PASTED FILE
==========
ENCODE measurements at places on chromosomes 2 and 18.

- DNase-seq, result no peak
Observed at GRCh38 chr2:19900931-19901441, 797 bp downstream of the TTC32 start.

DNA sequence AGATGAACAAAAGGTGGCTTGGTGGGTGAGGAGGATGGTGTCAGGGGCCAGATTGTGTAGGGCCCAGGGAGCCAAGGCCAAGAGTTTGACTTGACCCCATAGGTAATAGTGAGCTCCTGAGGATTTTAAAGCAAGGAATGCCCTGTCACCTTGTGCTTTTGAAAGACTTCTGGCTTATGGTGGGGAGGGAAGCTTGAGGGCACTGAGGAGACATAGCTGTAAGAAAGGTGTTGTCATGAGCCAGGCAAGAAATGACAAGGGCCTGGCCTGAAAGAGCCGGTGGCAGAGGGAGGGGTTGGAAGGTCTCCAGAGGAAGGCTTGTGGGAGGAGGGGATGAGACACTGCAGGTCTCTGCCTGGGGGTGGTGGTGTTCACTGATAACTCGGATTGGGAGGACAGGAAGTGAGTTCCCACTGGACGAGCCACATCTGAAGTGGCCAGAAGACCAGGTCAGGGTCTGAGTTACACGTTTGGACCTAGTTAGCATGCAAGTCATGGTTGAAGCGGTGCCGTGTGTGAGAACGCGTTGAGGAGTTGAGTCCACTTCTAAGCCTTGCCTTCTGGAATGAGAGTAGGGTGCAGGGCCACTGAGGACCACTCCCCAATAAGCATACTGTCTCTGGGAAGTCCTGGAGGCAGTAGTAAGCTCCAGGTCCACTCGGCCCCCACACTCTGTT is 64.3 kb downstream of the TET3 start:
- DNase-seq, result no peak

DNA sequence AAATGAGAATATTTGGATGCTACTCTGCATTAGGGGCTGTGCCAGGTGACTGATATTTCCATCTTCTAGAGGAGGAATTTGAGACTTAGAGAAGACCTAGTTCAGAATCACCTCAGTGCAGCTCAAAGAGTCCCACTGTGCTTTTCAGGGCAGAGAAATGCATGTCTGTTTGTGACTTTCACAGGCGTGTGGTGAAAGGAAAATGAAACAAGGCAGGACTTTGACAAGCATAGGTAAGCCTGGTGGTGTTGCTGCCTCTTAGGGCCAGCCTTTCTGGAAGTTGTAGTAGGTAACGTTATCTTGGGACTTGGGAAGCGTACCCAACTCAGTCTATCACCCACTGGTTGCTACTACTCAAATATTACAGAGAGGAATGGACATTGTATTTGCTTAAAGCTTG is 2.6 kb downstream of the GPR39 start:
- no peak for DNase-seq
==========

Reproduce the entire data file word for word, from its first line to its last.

ENCODE measurements at places on chromosomes 2 and 18.

- DNase-seq, result no peak
Observed at GRCh38 chr2:19900931-19901441, 797 bp downstream of the TTC32 start.

DNA sequence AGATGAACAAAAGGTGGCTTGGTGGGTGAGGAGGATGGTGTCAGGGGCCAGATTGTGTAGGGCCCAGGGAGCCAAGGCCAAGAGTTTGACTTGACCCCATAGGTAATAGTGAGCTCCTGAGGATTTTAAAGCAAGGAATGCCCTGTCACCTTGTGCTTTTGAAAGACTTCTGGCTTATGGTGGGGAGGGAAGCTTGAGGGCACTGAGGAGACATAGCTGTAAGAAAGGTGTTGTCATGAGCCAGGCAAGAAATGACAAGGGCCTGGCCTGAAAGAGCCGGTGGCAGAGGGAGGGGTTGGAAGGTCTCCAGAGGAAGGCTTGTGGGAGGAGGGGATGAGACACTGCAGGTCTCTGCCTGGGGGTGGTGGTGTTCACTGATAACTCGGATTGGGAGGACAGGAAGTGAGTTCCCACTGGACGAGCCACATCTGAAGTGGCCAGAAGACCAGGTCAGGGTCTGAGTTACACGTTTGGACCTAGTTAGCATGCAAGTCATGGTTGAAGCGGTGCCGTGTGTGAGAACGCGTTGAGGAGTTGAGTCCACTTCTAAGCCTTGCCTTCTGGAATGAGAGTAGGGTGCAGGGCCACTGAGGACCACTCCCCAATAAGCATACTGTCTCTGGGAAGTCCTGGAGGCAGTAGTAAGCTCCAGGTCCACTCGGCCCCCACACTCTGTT is 64.3 kb downstream of the TET3 start:
- DNase-seq, result no peak

DNA sequence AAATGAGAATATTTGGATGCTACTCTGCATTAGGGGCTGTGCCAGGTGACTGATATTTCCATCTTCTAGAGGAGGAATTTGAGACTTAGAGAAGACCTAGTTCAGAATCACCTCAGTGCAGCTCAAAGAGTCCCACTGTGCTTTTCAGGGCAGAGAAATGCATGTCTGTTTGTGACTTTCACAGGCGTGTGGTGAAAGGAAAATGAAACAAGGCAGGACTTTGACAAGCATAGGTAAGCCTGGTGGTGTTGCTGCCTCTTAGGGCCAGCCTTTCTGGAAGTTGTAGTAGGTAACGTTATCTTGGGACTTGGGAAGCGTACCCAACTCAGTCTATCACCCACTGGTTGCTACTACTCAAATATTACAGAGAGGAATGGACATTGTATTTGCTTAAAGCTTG is 2.6 kb downstream of the GPR39 start:
- no peak for DNase-seq